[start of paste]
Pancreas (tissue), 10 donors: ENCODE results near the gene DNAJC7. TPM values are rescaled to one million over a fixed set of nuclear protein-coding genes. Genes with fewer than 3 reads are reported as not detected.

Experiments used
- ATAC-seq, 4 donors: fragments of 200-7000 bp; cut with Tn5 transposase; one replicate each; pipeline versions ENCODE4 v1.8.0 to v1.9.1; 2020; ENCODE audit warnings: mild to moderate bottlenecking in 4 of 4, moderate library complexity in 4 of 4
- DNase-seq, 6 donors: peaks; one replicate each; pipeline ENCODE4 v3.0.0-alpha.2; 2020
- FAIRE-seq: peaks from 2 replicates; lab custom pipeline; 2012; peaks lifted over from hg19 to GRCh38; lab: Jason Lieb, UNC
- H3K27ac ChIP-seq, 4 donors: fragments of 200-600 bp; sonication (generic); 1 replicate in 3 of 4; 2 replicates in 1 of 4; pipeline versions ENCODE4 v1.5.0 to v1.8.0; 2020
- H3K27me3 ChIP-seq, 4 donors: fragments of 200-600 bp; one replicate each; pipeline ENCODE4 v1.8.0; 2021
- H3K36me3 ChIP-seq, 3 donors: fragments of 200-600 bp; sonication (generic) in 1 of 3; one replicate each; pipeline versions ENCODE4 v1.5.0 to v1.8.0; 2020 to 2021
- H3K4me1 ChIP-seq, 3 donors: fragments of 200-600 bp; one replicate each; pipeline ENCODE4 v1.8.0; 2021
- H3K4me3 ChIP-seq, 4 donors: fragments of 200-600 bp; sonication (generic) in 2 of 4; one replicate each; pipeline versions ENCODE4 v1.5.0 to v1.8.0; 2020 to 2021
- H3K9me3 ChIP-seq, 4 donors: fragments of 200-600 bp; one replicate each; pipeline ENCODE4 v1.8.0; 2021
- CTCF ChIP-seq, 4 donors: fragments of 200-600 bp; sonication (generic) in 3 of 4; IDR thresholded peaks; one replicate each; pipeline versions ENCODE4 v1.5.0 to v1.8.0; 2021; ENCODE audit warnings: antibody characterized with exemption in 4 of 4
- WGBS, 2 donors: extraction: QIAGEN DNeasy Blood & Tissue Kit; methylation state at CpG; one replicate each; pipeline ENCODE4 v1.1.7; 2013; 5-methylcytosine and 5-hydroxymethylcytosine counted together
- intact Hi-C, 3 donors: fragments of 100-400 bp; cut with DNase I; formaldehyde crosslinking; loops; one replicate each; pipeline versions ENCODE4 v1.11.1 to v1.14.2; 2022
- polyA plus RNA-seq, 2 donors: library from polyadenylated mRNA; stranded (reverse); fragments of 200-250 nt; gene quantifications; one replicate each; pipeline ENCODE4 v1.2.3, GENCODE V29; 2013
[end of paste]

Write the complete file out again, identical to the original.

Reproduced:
Pancreas (tissue), 10 donors: ENCODE results near the gene DNAJC7. TPM values are rescaled to one million over a fixed set of nuclear protein-coding genes. Genes with fewer than 3 reads are reported as not detected.

Experiments used
- ATAC-seq, 4 donors: fragments of 200-7000 bp; cut with Tn5 transposase; one replicate each; pipeline versions ENCODE4 v1.8.0 to v1.9.1; 2020; ENCODE audit warnings: mild to moderate bottlenecking in 4 of 4, moderate library complexity in 4 of 4
- DNase-seq, 6 donors: peaks; one replicate each; pipeline ENCODE4 v3.0.0-alpha.2; 2020
- FAIRE-seq: peaks from 2 replicates; lab custom pipeline; 2012; peaks lifted over from hg19 to GRCh38; lab: Jason Lieb, UNC
- H3K27ac ChIP-seq, 4 donors: fragments of 200-600 bp; sonication (generic); 1 replicate in 3 of 4; 2 replicates in 1 of 4; pipeline versions ENCODE4 v1.5.0 to v1.8.0; 2020
- H3K27me3 ChIP-seq, 4 donors: fragments of 200-600 bp; one replicate each; pipeline ENCODE4 v1.8.0; 2021
- H3K36me3 ChIP-seq, 3 donors: fragments of 200-600 bp; sonication (generic) in 1 of 3; one replicate each; pipeline versions ENCODE4 v1.5.0 to v1.8.0; 2020 to 2021
- H3K4me1 ChIP-seq, 3 donors: fragments of 200-600 bp; one replicate each; pipeline ENCODE4 v1.8.0; 2021
- H3K4me3 ChIP-seq, 4 donors: fragments of 200-600 bp; sonication (generic) in 2 of 4; one replicate each; pipeline versions ENCODE4 v1.5.0 to v1.8.0; 2020 to 2021
- H3K9me3 ChIP-seq, 4 donors: fragments of 200-600 bp; one replicate each; pipeline ENCODE4 v1.8.0; 2021
- CTCF ChIP-seq, 4 donors: fragments of 200-600 bp; sonication (generic) in 3 of 4; IDR thresholded peaks; one replicate each; pipeline versions ENCODE4 v1.5.0 to v1.8.0; 2021; ENCODE audit warnings: antibody characterized with exemption in 4 of 4
- WGBS, 2 donors: extraction: QIAGEN DNeasy Blood & Tissue Kit; methylation state at CpG; one replicate each; pipeline ENCODE4 v1.1.7; 2013; 5-methylcytosine and 5-hydroxymethylcytosine counted together
- intact Hi-C, 3 donors: fragments of 100-400 bp; cut with DNase I; formaldehyde crosslinking; loops; one replicate each; pipeline versions ENCODE4 v1.11.1 to v1.14.2; 2022
- polyA plus RNA-seq, 2 donors: library from polyadenylated mRNA; stranded (reverse); fragments of 200-250 nt; gene quantifications; one replicate each; pipeline ENCODE4 v1.2.3, GENCODE V29; 2013